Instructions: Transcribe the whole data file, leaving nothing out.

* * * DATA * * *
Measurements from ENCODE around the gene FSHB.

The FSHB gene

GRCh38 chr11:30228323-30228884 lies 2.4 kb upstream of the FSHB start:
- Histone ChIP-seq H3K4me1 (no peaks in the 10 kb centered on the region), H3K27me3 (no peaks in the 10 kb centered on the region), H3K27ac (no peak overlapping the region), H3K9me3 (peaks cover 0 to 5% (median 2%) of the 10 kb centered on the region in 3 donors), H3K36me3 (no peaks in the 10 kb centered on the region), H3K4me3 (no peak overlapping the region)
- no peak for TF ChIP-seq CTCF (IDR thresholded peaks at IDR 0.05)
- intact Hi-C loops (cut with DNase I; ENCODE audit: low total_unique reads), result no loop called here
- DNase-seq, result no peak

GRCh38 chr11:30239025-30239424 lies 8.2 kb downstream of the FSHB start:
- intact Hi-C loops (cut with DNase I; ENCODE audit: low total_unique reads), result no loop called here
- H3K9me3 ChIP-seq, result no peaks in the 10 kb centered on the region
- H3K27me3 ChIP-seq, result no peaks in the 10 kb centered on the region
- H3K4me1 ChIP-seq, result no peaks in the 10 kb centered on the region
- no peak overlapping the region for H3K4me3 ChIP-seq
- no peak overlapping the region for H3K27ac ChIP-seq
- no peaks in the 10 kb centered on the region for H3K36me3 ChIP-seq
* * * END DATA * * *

Measurements from ENCODE around the gene FSHB.

The FSHB gene

GRCh38 chr11:30228323-30228884 lies 2.4 kb upstream of the FSHB start:
- Histone ChIP-seq H3K4me1 (no peaks in the 10 kb centered on the region), H3K27me3 (no peaks in the 10 kb centered on the region), H3K27ac (no peak overlapping the region), H3K9me3 (peaks cover 0 to 5% (median 2%) of the 10 kb centered on the region in 3 donors), H3K36me3 (no peaks in the 10 kb centered on the region), H3K4me3 (no peak overlapping the region)
- no peak for TF ChIP-seq CTCF (IDR thresholded peaks at IDR 0.05)
- intact Hi-C loops (cut with DNase I; ENCODE audit: low total_unique reads), result no loop called here
- DNase-seq, result no peak

GRCh38 chr11:30239025-30239424 lies 8.2 kb downstream of the FSHB start:
- intact Hi-C loops (cut with DNase I; ENCODE audit: low total_unique reads), result no loop called here
- H3K9me3 ChIP-seq, result no peaks in the 10 kb centered on the region
- H3K27me3 ChIP-seq, result no peaks in the 10 kb centered on the region
- H3K4me1 ChIP-seq, result no peaks in the 10 kb centered on the region
- no peak overlapping the region for H3K4me3 ChIP-seq
- no peak overlapping the region for H3K27ac ChIP-seq
- no peaks in the 10 kb centered on the region for H3K36me3 ChIP-seq